Monday, February 12, 2007

Section 12-C: Low Vision Aids

If glaucoma is undiagnosed or poorly controlled, it may result in varying degrees of visual disability. Once vision loss occurs from glaucoma, it cannot be regained. If the loss is mild, the patient may not experience any limitation in their daily activities. If moderate, there may be some visual impairment. In advanced cases, functional vision can be severely compromised to the point of legal blindness. It is, therefore, important to have periodic scheduled monitoring for glaucoma with good adherence to a prescribed drug regimen. This can minimize the visual decline resulting from glaucoma.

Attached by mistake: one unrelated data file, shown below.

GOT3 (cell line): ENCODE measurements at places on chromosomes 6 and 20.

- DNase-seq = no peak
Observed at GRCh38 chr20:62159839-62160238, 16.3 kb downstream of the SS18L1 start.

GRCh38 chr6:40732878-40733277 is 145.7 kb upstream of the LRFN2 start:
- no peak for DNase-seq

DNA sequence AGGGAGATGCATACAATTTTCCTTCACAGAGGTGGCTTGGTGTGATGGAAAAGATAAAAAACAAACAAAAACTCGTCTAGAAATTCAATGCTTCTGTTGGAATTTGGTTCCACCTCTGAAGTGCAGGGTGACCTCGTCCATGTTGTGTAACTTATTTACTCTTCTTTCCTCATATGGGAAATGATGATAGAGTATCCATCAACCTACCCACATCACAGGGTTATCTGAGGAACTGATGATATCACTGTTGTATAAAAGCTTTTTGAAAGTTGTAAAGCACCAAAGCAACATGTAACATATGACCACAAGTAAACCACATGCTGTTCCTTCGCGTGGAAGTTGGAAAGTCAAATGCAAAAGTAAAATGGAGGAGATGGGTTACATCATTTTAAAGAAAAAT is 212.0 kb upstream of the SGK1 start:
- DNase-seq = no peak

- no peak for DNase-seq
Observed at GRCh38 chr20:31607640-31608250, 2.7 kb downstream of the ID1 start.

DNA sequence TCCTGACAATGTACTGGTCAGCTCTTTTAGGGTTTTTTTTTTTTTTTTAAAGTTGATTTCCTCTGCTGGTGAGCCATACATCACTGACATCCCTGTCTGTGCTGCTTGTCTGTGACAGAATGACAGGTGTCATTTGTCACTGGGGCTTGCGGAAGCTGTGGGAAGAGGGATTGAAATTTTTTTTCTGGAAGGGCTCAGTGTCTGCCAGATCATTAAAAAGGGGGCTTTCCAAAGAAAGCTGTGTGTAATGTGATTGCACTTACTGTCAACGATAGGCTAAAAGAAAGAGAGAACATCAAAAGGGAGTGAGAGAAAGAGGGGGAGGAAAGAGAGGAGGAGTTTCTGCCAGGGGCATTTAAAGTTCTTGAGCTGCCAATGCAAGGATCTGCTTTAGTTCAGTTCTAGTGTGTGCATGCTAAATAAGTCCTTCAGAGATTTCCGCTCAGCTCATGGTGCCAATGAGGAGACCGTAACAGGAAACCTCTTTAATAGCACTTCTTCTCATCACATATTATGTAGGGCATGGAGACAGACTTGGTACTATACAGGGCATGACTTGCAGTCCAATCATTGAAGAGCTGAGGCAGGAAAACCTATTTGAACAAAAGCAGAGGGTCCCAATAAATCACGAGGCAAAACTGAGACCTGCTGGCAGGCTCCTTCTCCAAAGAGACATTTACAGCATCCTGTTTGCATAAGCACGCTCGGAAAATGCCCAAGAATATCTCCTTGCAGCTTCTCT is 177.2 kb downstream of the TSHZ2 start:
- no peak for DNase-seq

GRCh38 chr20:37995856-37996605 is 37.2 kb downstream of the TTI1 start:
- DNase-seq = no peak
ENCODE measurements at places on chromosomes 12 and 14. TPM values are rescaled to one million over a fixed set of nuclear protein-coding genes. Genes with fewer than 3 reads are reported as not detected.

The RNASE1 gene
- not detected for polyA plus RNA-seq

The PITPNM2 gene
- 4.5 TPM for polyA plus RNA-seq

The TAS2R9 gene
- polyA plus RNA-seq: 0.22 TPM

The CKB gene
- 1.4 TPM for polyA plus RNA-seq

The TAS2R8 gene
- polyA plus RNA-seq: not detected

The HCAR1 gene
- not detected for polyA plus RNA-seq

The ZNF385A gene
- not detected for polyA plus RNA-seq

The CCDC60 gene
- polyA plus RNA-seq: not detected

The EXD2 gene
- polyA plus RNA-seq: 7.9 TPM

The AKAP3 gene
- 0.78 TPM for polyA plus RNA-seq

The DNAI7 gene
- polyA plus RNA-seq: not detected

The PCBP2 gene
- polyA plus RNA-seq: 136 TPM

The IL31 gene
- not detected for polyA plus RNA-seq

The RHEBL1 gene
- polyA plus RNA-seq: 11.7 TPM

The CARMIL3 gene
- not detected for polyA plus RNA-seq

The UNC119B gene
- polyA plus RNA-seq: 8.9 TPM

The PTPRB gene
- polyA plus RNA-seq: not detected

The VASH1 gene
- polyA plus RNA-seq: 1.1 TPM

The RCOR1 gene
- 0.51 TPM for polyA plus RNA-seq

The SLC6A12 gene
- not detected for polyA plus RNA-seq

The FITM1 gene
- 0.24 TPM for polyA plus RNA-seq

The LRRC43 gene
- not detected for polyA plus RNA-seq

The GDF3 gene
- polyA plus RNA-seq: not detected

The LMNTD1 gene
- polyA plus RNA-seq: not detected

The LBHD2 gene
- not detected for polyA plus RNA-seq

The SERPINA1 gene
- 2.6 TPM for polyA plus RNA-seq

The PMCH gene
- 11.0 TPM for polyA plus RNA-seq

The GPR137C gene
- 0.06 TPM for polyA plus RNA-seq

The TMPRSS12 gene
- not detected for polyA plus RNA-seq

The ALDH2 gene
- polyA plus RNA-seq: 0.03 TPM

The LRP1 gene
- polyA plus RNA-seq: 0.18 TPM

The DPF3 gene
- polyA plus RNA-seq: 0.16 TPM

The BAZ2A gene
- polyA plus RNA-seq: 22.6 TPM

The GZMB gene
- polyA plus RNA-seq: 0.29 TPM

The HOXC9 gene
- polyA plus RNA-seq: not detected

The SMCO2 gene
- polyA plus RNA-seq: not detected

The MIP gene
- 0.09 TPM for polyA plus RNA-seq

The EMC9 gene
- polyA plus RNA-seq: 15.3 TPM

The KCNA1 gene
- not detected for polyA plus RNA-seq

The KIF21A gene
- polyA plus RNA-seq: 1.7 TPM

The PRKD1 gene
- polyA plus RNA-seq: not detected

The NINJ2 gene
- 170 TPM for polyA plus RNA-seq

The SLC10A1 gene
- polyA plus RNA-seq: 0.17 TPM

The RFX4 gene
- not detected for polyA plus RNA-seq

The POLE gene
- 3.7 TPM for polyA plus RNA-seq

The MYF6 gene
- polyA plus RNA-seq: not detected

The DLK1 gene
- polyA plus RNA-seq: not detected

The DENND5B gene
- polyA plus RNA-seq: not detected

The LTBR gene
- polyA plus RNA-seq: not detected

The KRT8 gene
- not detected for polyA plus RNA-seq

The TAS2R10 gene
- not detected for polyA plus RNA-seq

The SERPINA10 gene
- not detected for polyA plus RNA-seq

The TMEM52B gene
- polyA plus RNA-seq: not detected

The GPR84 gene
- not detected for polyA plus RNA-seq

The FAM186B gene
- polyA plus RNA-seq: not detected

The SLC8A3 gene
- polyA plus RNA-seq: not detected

When functional visual disability exists, evaluation by a Vision Rehabilitation Specialist is important. A vision rehabilitation specialist is an eye doctor trained in providing low vision evaluations and presenting devices which may assist patients in their daily activities. The purpose of a Vision Rehabilitation Specialist is to improve individual’s activities of daily living (ADLs) so that the disability’s effects are minimized. These specialists can assess a person’s needs within both home and occupational settings and provide recommendations to improve their level of functioning within these areas. A consultation may provide instruction on the optimal eyeglass prescription (near and far), lighting for various tasks, and an assessment of driving. Various low vision aids may be beneficial, including high prescription reading glasses, filtered lenses, handheld and free-standing magnifiers, talking clocks/books and other appliances, large print materials, electronic reading machines, telescopes, closed circuit televisions/video magnifiers, computer access technology, and devices for braille. These aids allow patients to optimize their functioning in both home and occupational settings. For example, adequate task lighting and prescription strengths for reading may be evaluated so that reading is easier and more enjoyable. Filtered lenses can help with light sensitivity or problems with glare. Both handheld and free-standing magnifiers are helpful for patients who require increased magnification for better reading. They come in different strengths. Handheld magnifiers have the benefit of being portable but are bothersome for those with hand tremors. Free-standing magnifiers are more useful in these cases but have the disadvantage of not being easily portable. Talking clocks/books and other appliances are also helpful for visually disabled persons. They allow people to rely on their hearing to obtain information. Large print books are helpful for those who need extra magnification for easier reading. These are available in books stores and libraries. Closed circuit TVs/video magnifiers have a camera which magnifies images that are then relayed to a monitor for viewing. This is useful for reading material such as newspapers or for important activities such as reading bills or signing checks. A Low Vision evaluation aims toward improving patients’ lifestyles by analyzing their needs and providing the means and methods to meet them.

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